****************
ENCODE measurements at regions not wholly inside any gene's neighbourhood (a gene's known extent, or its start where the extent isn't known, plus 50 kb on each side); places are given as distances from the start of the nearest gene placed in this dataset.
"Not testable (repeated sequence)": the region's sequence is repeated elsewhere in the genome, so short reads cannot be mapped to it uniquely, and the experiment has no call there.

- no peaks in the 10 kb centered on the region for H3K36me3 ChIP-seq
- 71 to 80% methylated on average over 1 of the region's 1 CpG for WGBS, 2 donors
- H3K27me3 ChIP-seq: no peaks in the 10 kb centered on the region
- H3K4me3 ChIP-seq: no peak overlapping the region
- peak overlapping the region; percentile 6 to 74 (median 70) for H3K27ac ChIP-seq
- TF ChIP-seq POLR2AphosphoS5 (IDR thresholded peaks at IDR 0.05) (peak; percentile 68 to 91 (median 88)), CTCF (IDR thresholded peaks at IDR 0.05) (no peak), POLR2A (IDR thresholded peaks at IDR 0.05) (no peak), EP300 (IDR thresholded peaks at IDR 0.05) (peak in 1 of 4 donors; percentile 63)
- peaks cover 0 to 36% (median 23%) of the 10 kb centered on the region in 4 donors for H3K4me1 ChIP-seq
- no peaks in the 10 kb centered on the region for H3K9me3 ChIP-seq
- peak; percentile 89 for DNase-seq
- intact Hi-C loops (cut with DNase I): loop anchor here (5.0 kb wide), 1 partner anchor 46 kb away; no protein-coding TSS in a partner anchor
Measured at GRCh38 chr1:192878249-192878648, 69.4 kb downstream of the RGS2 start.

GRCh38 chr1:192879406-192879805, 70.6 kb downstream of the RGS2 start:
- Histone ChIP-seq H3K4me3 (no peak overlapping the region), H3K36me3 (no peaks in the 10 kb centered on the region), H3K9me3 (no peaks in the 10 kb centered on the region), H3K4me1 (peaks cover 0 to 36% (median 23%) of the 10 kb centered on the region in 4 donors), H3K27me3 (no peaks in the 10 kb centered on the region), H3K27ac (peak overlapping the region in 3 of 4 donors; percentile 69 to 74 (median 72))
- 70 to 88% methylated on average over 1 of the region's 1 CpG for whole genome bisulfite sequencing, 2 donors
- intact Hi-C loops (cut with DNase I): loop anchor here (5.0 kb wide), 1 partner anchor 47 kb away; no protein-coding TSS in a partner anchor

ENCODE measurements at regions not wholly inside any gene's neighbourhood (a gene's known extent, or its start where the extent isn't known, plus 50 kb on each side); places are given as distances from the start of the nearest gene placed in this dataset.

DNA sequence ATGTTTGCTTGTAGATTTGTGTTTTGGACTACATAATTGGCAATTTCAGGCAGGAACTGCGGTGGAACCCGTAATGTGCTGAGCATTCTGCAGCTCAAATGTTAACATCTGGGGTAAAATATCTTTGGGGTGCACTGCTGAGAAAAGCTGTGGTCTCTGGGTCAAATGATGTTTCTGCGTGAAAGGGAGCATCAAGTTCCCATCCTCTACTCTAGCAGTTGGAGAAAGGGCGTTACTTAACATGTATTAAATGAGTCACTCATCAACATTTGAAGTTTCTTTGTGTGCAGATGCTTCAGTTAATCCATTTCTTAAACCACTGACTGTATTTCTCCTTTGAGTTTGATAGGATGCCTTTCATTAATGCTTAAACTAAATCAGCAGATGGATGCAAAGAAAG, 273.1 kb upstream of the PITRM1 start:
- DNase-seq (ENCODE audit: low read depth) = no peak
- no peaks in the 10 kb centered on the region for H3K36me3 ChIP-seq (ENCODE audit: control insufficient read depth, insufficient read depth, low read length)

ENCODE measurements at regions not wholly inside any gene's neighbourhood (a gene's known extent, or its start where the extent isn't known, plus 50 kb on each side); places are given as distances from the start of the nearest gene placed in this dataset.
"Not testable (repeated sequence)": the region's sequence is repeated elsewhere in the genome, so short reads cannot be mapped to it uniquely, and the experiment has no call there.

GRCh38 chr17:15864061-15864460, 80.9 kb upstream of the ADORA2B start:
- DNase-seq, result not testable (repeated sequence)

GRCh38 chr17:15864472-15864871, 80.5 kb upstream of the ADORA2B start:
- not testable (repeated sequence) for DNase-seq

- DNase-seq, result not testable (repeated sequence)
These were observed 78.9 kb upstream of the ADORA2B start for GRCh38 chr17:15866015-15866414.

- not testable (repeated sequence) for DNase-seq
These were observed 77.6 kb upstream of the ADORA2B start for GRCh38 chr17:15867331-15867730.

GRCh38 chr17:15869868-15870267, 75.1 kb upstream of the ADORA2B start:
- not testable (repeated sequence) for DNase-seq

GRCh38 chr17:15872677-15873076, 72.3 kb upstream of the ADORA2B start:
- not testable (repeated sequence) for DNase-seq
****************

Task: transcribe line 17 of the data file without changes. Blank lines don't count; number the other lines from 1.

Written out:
- intact Hi-C loops (cut with DNase I): loop anchor here (5.0 kb wide), 1 partner anchor 47 kb away; no protein-coding TSS in a partner anchor